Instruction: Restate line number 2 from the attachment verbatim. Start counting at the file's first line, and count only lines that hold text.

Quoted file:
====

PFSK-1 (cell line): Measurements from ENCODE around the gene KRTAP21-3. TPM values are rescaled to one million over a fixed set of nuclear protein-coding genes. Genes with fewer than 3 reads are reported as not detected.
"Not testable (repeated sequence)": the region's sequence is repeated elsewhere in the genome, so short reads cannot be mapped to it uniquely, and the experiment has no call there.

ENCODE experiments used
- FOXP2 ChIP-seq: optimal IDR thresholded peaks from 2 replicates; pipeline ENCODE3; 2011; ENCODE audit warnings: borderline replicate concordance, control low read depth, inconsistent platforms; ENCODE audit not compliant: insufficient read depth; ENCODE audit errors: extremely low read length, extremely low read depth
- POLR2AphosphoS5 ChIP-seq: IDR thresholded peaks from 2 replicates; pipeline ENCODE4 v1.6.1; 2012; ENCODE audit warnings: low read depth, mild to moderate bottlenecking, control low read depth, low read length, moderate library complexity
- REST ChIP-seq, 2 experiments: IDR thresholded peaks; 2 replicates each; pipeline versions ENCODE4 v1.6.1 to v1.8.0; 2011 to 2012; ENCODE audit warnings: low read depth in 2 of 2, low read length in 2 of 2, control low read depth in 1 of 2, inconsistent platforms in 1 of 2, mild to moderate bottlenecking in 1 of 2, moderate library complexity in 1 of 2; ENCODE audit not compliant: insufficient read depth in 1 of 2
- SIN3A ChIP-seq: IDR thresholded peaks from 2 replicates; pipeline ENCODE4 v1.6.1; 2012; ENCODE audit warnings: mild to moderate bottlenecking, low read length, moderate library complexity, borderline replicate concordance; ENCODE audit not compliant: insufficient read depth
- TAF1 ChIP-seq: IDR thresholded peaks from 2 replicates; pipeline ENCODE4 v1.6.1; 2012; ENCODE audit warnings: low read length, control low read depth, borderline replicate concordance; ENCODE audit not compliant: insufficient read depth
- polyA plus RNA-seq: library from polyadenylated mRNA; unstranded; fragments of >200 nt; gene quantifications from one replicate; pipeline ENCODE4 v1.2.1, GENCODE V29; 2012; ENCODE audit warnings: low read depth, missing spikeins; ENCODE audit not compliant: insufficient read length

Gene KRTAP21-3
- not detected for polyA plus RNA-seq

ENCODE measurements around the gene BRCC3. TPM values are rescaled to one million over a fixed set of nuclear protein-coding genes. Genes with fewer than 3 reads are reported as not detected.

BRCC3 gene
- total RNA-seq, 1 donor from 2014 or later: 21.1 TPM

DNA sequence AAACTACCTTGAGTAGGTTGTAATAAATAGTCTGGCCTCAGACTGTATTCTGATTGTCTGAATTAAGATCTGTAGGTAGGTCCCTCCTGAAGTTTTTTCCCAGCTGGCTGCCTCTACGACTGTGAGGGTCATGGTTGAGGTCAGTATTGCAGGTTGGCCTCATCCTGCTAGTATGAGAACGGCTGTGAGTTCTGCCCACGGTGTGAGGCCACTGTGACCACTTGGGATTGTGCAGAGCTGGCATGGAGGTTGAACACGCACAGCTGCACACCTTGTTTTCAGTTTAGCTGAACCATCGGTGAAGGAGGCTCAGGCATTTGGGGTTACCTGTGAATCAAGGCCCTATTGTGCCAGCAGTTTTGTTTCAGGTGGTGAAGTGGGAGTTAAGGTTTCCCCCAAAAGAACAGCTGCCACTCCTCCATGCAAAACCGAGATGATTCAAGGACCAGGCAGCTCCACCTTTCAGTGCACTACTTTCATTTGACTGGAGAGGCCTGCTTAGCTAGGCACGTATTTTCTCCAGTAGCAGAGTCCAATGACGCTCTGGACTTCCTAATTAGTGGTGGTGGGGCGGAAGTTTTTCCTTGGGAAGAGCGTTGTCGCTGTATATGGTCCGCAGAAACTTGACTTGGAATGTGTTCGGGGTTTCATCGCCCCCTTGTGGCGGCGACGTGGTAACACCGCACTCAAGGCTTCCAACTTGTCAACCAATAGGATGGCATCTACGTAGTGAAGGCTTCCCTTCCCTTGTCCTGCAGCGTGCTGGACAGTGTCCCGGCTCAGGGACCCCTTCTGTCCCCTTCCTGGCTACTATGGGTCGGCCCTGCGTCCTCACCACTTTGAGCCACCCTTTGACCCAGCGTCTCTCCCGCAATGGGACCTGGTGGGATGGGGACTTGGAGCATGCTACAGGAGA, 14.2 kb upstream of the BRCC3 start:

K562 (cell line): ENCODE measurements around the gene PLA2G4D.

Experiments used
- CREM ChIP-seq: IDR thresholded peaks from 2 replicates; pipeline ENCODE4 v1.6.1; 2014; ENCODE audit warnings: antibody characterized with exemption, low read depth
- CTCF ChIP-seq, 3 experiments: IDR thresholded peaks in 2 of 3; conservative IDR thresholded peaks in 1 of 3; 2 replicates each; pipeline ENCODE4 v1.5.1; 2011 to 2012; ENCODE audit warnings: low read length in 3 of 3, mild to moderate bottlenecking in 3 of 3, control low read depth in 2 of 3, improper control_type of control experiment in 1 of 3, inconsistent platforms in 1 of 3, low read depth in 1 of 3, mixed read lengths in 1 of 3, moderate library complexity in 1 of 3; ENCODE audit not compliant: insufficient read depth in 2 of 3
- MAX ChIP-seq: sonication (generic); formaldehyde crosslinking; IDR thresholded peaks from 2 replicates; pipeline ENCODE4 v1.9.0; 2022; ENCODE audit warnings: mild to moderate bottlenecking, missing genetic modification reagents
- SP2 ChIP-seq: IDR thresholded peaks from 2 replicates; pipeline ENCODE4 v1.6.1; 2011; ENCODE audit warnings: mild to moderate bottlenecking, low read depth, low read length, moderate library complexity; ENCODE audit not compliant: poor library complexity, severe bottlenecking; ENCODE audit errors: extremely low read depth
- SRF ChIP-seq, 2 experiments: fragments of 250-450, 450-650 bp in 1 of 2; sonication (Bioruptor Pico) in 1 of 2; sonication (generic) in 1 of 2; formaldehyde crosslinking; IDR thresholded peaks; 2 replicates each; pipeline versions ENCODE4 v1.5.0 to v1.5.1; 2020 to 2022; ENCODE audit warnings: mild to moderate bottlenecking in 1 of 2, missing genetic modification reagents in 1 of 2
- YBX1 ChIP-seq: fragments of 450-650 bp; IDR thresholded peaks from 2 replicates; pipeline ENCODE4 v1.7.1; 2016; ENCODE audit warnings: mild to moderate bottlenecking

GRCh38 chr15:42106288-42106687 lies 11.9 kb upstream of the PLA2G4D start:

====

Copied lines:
"Not testable (repeated sequence)": the region's sequence is repeated elsewhere in the genome, so short reads cannot be mapped to it uniquely, and the experiment has no call there.